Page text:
The overall rating of a review is different from a simple average of all individual ratings.
Share this review on
As you are undoubtedly aware, I spend the larger part of my life in seedy hotel rooms, and it has become my mission in life to find decent hotel accommodation, without having to spend a fortune. Ever since Lady Moose first wrote about this site, I’ve often dipped in and out to see what’s what, and finally come to some sort of conclusion about the service offered. As a rule, I book my hotel rooms through a travel agent, but in order to keep them on their toes, I keep myself up to date with the deals on offer online, to make sure they are working hard for their money.
WHAT IS LATEROOMS.COM ALL ABOUT?
“The hotel industry late availability database”.
Sounds good doesn’t it? This immediately conjures up images of a system similar to that adopted by high street travel agents, where hotel rooms will be slashed in price to make a quick sale. With the events of September 11th, the travel industry as a whole is going through a slump, so the deals available for customers should be better than ever. www.laterooms.com is a relatively new player in the online travel industry and offers cut-price hotel accommodation across the UK, Europe and the rest of the world. “Database” is an appropriate description for this site, because it holds an enormous catalogue of hotels and guesthouses in a wide range of destinations and resorts. The site is affiliated with www.latelet.com who specialise in cottages, villas and other holiday homes and with www.latecabins.com who deal with cruises.
First impressions of the web site have always been disappointing for me – a bland design, complemented with a lacklustre colour scheme certainly doesn’t inspire the visitor. That aside, the home page is free from flashy graphics, annoying pop-ups and lurid advertisements to distract you, and there is a lot to be said for keeping things simple. There are five separate drop-down menus presented on the home page, presenting the various geographical categories in five separate languages (which could probably more easily be facilitated via a simple menu with language options).
Once you have selected a country, you will then be presented with a listings screen, which shows typical deals available in the country of your choice. One of the things that I like most about this site is that it is tightly focused on providing users with information. The layout is logical and simple, and the few advertisements shown relate directly to the matter in hand – hotel accommodation. Hence, we are not taunted with unwanted links to an online gaming site, or an advert for Britannia music. Advertising doesn’t have to be a nuisance if it is well-managed and relevant.
I would argue that the font
size used to display the details of the hotels is too small, but this could easily be rectified. I also think that too many deals are presented on one page, but again these are minor criticisms. On the whole, navigation around the site is simple, intuitive and fast.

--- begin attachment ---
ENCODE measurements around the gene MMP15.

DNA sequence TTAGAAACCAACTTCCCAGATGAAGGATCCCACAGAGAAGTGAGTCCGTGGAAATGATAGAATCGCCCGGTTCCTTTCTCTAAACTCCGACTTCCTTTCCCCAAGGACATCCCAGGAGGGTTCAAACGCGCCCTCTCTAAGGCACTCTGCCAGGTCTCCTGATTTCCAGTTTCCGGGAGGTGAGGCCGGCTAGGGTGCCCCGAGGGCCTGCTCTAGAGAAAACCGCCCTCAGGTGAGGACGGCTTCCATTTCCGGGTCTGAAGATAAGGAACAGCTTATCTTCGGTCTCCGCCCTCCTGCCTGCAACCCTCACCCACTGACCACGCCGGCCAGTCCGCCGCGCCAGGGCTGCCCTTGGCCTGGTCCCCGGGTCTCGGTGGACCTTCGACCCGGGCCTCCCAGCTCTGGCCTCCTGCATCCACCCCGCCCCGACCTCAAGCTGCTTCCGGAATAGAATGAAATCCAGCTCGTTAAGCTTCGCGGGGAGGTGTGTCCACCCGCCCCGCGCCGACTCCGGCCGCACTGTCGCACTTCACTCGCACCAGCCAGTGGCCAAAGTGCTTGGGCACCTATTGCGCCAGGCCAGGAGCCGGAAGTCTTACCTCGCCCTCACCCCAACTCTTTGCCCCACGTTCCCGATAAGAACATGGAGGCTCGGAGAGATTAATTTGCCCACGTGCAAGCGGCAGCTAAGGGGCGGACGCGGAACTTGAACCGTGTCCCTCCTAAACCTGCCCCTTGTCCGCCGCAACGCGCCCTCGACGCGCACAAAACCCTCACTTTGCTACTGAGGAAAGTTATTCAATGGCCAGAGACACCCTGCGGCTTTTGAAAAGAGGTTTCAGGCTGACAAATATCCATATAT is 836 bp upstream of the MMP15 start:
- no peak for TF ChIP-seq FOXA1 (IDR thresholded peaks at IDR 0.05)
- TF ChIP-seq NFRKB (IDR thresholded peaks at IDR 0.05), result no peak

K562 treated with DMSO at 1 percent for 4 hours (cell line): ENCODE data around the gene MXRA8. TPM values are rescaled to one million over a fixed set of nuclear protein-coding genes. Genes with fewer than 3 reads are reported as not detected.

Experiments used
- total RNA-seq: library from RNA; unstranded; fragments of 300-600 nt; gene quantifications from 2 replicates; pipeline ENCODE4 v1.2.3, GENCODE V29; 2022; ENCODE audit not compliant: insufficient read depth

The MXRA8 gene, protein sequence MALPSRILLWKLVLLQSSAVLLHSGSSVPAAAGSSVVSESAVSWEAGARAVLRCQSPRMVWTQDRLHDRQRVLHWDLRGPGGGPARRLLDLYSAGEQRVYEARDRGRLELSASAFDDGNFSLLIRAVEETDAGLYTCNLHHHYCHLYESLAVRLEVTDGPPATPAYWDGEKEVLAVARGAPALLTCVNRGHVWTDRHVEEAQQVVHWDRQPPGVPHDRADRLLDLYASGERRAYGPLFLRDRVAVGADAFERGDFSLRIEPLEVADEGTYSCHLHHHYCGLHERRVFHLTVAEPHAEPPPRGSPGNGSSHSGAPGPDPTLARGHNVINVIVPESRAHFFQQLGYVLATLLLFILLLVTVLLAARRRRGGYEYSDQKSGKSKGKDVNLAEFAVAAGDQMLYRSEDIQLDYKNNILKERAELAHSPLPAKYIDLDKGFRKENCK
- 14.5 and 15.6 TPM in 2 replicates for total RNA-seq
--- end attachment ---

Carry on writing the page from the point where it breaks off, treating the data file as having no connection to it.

FINDING A ROOM
Once you have selected the country of your choice, you can then carry out a more detailed search for the exact location that you require. You can input the name of a town or city or you can select one of the pre-fixed regions shown in the drop down menu – a link to an online map is also provided to help you find what you want. You select an arrival date – which can be up to three weeks before the actual date – the number of nights required (a maximum of seven), and how many people need the room (1 adult, 2 adults, 2 adults + 1 child etc).
There are two main problems with this method of searching. Firstly, without the ability to select a specific postcode, finding a hotel in a rural or out of town location can take time. If you are looking for hotels in London, then you’ll have no problem. If you’re looking for a country village, you might not have the same luck. Secondly, the 7 night limit means that a 14 day break will need to be booked in two hits – what if the first 7 nights are available but the second seven aren’t? This is particularly problematic if you’re trying to book a 14 night holiday. It is clear that the emphasis for users of this site is more likely to be for guests who want a few nights at short notice, rather than people who are booking a major holiday.
The listings clearly demonstrate what it is that you are looking at. The name of the hotel is displayed followed by a more detailed location description (for some cities, such as London, you get the postcode). The hotel’s rating will then be displayed, followed by availability for the three nights following the arrival date that you selected. Where the hotel has an available room, the offered rate will be displayed under the relevant date heading. If you see a room that you like the look of, you can click the details link to get more information about the hotel in question.
HOTELS – RANGE AND AVAILABILITY
The site contains rooms in a variety of standards of hotels – there is a good cross-section of prices and rating according to your destination. For example, select Newcastle for arrival on June 3rd and there are 31 different hotels listed, ranging from 2 ** up to 4 **, and with prices ranging from £39 per night up to £120 per night. Most of the major hotel chains are represented, such as Thistle, Hilton and Novotel, as well as smaller, private hotels.
One thing you always need to bear in mind is that the price shown is the starting price. According to the conditions of your visit, the price you are ultimately offered may not be the same as that shown on the main listings page. The rates shown are per room – not per person – but the minimum price may refer to a room that sleeps only one person. You will need to drill down into the detailed listings to find a quote for the room that matches your requirement.